It was a glorious Saturday afternoon, one of those afternoons that puts an extra dollop of spring in your step and a new lead in your pencil. The sun was shining for what felt like the first time in months across the fields, dry stone walls and rampaging gangs of ducks from my bedroom window and I needed to be out there amongst it.
And so it was, feeling like John Travolta in Saturday Night Fever (not the groping Oscar ceremony incarnation) that I grabbed my bag of goodies and headed off in to the light to break my first rule of the day; I went back. Now, where I went back to is an abandoned and highly decorated factory site in Sheffield, a wonderful place to attack with the camera. When I went previously it was dark and gloomy and didn’t show off the beauty that any abandoned factory has to its fullest.
On my previous visit I had been worried about the prospect of unwanted molestation by a pack of dribbling tramps, or outraged badgers, so it was with some trepidation that I made my way through the trees and the broken fencing, in to the outer perimeter. The sun shone, the factory looked looked more broken and forgotten than ever and I was happy. Some of the art work had changed and so I merrily clicked away, moving nearer and nearer to the inner sanctum. It was then I heard the noises.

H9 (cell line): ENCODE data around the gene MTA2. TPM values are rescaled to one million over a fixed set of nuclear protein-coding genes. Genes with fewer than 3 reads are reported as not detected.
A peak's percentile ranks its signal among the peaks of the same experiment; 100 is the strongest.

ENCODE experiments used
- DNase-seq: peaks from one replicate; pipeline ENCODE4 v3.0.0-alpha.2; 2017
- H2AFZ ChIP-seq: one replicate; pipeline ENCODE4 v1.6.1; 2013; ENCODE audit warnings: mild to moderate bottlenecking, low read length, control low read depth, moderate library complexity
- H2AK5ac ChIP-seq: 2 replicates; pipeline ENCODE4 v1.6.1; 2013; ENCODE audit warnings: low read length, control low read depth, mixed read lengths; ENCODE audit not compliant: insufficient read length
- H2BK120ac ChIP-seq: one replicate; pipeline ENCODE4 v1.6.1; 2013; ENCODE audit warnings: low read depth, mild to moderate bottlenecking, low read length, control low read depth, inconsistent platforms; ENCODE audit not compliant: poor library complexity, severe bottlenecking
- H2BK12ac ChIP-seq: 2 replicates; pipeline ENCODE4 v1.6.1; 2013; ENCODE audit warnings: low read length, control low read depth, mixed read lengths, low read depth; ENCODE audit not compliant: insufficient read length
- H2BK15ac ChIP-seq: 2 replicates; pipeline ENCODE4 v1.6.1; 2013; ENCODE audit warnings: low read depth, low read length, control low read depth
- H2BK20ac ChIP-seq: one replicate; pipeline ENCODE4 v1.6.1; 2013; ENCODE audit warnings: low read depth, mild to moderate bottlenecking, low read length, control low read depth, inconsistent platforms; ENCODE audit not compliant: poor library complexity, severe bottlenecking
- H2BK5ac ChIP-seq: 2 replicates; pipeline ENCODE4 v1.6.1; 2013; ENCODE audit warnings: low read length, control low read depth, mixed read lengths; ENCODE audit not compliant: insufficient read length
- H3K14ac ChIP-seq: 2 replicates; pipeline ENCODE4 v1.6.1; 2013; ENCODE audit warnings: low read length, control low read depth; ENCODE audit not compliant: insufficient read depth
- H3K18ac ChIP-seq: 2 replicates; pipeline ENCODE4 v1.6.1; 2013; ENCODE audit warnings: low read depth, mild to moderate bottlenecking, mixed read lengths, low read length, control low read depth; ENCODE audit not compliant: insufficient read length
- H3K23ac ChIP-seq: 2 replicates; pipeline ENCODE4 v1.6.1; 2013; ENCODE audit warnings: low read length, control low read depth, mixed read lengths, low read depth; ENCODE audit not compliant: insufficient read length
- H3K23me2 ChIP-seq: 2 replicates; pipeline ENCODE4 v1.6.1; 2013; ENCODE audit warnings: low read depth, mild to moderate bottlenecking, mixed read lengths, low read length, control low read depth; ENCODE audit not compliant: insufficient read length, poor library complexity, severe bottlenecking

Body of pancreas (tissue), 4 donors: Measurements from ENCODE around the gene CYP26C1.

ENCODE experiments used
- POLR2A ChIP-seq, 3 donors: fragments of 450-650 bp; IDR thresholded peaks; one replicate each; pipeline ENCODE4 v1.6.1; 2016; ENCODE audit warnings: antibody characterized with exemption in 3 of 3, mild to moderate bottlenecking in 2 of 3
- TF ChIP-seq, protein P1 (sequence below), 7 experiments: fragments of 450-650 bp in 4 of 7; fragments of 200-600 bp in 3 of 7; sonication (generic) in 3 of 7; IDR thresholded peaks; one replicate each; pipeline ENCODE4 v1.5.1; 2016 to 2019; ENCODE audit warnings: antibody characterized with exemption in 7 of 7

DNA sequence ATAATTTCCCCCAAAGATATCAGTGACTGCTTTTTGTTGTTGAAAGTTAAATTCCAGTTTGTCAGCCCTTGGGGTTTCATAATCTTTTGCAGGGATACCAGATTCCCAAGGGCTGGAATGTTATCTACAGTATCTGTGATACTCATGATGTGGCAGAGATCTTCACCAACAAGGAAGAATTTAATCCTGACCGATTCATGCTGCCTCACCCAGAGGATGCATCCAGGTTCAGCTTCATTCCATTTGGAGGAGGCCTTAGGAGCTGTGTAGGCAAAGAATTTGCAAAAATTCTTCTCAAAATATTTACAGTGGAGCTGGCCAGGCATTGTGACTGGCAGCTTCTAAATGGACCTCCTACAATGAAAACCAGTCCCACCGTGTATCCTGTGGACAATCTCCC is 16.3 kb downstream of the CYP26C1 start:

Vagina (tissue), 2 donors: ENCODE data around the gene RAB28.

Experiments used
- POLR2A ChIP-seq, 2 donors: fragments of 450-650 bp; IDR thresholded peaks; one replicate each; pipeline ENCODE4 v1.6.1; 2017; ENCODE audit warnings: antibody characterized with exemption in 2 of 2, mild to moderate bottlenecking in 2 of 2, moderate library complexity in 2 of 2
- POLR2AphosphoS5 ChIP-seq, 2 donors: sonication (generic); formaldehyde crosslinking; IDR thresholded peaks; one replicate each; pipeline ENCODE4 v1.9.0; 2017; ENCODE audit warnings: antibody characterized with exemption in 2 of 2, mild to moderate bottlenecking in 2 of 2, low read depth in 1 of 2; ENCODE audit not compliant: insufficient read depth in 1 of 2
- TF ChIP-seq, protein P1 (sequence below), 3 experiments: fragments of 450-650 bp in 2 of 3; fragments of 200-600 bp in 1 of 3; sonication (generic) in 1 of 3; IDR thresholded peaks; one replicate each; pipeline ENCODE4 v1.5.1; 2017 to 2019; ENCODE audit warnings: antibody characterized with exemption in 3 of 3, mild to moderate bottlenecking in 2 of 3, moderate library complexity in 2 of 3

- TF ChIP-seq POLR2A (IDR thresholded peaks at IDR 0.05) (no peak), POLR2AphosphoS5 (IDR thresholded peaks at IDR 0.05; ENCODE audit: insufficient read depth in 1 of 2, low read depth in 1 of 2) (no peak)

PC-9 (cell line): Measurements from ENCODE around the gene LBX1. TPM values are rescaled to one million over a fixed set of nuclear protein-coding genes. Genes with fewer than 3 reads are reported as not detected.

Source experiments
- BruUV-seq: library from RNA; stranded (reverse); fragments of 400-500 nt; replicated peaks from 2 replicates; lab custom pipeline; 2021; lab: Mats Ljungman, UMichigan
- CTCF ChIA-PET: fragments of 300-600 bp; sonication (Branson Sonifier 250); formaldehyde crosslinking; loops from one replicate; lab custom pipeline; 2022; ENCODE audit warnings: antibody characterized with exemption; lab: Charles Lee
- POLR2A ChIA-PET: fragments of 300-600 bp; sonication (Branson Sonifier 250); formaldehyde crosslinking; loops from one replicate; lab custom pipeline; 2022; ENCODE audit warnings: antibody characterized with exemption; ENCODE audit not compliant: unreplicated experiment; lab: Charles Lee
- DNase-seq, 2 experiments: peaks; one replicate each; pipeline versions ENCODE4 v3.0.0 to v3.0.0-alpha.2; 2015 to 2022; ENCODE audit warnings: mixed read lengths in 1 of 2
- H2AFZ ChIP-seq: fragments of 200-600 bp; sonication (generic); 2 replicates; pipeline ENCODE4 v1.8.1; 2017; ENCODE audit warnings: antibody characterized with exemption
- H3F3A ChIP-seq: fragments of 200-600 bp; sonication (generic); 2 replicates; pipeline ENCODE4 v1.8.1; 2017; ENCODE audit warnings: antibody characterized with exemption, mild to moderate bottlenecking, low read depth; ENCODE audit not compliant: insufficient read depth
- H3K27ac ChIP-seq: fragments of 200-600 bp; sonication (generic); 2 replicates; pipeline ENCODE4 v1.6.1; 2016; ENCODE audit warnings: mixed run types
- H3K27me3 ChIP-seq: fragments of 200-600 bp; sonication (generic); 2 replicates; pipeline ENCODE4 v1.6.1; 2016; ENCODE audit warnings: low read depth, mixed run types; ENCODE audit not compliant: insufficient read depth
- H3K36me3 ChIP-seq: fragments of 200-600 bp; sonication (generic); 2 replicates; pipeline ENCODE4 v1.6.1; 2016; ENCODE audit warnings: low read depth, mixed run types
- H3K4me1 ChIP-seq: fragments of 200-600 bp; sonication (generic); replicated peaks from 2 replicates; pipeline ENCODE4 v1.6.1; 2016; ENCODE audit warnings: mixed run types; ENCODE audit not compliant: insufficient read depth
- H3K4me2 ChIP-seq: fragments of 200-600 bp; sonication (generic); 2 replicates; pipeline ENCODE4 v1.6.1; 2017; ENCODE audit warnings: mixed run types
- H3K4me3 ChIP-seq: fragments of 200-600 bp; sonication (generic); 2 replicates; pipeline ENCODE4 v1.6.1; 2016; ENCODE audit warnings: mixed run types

Like a startled fawn or a fumbling pair of teenagers with their hands in each other’s pants caught by a snooping parent, I stopped dead in my tracks, listening. There it was again, sounds of movement, talking, feint gun movements. Holy shit, the tramps were now arming themselves! I moved behind a pillar, then, when I thought the moment was right, peered around and there they were a group of about 5 or 6 of them dressed in capes, hats and masks. I’d stumbled upon a twisted, sadistic ritual service or sacrifice, a black mass with a rakish dress sense perhaps. They saw me and looked over at me and waved.
And then, as their appearance became clearer, it twigged. There, in front of me were the Joker, the Green Lantern and pack of other assortments dressed in Lycra and make up. I wandered over and made my introductions to the girl in the harlequin costume of blue contact lenses. My Black Mass participants were actually a cluster of accountants, students and bank clerks who like to re-enact comic books in abandoned factories and take photos of each other. I sighed. I was safe. It is very difficult to be scared of an overweight Chartered Surveyor called Julian dressed from head to toe in ill-fitting lycra and green hair dye.